State warns diplomats against interfering with elections

The government on Wednesday evening issued a veiled warning to diplomats and foreign entities against interfering with the elections, even as debate on the electoral commission’s tendering for ballot papers gathered steam.

At a scheduled briefing for envoys accredited to Nairobi, Foreign Affairs Principal Secretary Monica Juma invited them to support and audit the elections, but insisted there should be “space” for Kenyans to choose their leaders.

“Our election is the reaffirmation of the deepening governance on our continent.

We express our commitment, as had been repeatedly expressed by the President, to an election that is free, fair, transparent and credible; and most fundamentally, that will reflect the will of the people,” she told the ambassadors gathered at Intercontinental Hotel on Wednesday.

Dr Juma was accompanied by Interior PS Karanja Kibicho, Solicitor-General Njee Muturi, IEBC Commissioner Boya Molu and Registrar of the Magistrate Court Caroline Kabucho. 


The envoys included US Ambassador Robert Godec, British High Commissioner Nic Hailey, EU’s Stefano Dejak, South Africa’s Anita Mqulwana, Tanzania’s Pindi Hazara Chana and Ugandan High Commissioner Angelina Wapakhabulo, who chairs the Dean of Diplomatic Corps in Nairobi.

But while the PS did not speak directly at any of these countries, she appeared to issue an indirect reprimand against possible external influence on the elections.

Ahead of the August 8 elections, the debate has been whether the IEBC is ready and whether the law is being followed to procure all relevant material.

The opposition National Super Alliance has opposed the tender for ballot papers given directly to Emirati firm Al Ghurair.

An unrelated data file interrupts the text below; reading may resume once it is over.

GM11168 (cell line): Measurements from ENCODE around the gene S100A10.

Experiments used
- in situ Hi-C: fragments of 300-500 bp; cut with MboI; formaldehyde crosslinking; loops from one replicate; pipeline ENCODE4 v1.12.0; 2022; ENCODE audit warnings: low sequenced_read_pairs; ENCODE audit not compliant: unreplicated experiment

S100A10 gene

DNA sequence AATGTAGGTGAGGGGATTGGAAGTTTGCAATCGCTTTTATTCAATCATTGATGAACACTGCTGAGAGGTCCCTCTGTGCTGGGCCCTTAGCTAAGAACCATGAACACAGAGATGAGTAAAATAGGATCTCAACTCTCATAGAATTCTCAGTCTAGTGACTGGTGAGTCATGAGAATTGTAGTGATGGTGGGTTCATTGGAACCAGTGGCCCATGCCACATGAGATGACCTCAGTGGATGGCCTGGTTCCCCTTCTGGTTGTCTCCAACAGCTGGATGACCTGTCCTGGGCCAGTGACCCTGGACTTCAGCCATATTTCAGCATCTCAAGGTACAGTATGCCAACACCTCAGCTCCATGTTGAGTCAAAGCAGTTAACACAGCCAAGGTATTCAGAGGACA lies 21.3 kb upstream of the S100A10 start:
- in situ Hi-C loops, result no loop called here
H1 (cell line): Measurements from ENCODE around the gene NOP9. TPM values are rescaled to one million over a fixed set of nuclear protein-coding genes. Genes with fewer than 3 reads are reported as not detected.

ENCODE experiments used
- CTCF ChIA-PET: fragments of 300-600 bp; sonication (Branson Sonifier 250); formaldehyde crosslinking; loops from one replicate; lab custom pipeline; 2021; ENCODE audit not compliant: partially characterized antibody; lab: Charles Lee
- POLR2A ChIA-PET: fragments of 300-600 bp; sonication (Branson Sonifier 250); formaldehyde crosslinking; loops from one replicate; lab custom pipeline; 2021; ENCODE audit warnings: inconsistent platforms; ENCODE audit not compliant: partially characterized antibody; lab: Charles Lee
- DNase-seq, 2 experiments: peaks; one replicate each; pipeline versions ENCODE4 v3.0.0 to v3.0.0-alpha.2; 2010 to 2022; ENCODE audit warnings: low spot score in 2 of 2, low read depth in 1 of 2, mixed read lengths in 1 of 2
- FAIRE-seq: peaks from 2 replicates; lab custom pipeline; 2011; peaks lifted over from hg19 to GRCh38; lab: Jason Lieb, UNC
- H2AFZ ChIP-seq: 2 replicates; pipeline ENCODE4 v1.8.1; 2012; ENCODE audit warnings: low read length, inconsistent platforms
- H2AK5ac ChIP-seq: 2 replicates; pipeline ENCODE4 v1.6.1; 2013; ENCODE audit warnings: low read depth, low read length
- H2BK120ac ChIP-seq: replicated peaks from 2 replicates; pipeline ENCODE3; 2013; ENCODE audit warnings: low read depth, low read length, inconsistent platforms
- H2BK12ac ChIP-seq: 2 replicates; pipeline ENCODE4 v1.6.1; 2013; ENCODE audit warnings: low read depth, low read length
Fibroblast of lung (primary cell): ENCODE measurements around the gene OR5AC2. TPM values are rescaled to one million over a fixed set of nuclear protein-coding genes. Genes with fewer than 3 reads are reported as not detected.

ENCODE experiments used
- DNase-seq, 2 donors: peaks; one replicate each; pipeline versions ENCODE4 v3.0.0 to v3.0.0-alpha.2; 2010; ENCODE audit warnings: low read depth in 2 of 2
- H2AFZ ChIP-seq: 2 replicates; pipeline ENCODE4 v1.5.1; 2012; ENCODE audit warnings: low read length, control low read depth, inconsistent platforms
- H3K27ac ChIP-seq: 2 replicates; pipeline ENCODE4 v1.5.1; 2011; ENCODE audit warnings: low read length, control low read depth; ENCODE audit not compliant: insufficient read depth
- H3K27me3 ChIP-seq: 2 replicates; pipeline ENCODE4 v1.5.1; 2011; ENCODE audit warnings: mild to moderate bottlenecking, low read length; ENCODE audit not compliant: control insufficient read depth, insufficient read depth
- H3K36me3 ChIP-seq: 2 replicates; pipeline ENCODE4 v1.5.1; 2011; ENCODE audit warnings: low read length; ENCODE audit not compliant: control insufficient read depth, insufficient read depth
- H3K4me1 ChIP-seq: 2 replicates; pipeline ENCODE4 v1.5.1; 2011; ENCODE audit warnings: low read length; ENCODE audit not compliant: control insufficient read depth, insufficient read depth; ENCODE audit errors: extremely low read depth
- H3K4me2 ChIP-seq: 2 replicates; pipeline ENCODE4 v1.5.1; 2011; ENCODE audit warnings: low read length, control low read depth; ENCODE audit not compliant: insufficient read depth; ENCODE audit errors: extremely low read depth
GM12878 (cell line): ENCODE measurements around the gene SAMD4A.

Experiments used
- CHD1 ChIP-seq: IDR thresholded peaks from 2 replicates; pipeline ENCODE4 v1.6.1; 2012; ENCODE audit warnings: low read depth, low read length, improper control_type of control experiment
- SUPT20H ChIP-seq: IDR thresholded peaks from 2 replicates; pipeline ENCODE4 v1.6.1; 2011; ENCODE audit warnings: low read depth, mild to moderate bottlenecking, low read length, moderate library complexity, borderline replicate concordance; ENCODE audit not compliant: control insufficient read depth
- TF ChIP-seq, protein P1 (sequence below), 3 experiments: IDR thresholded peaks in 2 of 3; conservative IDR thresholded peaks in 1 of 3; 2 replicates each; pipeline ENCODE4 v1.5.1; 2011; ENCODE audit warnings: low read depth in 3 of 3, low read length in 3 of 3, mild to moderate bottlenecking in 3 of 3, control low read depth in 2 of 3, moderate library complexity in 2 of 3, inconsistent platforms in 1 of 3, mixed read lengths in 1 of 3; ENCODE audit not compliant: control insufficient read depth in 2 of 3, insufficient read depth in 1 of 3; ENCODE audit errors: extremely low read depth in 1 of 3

At this meeting though, Kenya government officials from Foreign Ministry, Interior Ministry and the Attorney-General’s Office said the country was ready for elections.

Mr Muturi said: “The important thing is the institution, IEBC, needs to be supported… the people, and the new commissioners need to be supported. It will be unfortunate if we nit-pick at every stage to challenge their credibility yet they are new in office.”

Wednesday’s forum comes a day after regional bloc Igad warned unnamed foreign donors against “interfering” with the forthcoming elections in Kenya.

In a dispatch on Monday, the seven-member grouping of African nations in the Horn of Africa said foreigners should leave it to Kenyans to determine their leaders on August 8.


Meanwhile, the electoral agency on Wednesday closed a three-day conference on its poll preparedness with a pledge to conduct an open and credible process.

It said it had put its best foot forward, trained its staff and had technology ready for deployment on Election Day.

On Wednesday, also, was the day Inspector General of Police Joseph Boinnet received the most flak for zoning the country into “violence hotspots” ahead of the polls.

And it was the last day of the National Elections Conference at the Kenyatta International Convention Centre.

Integration agency chairman Francis ole Kaparo received the loudest applause for his no-holds-barred assessment of Kenya’s value system.

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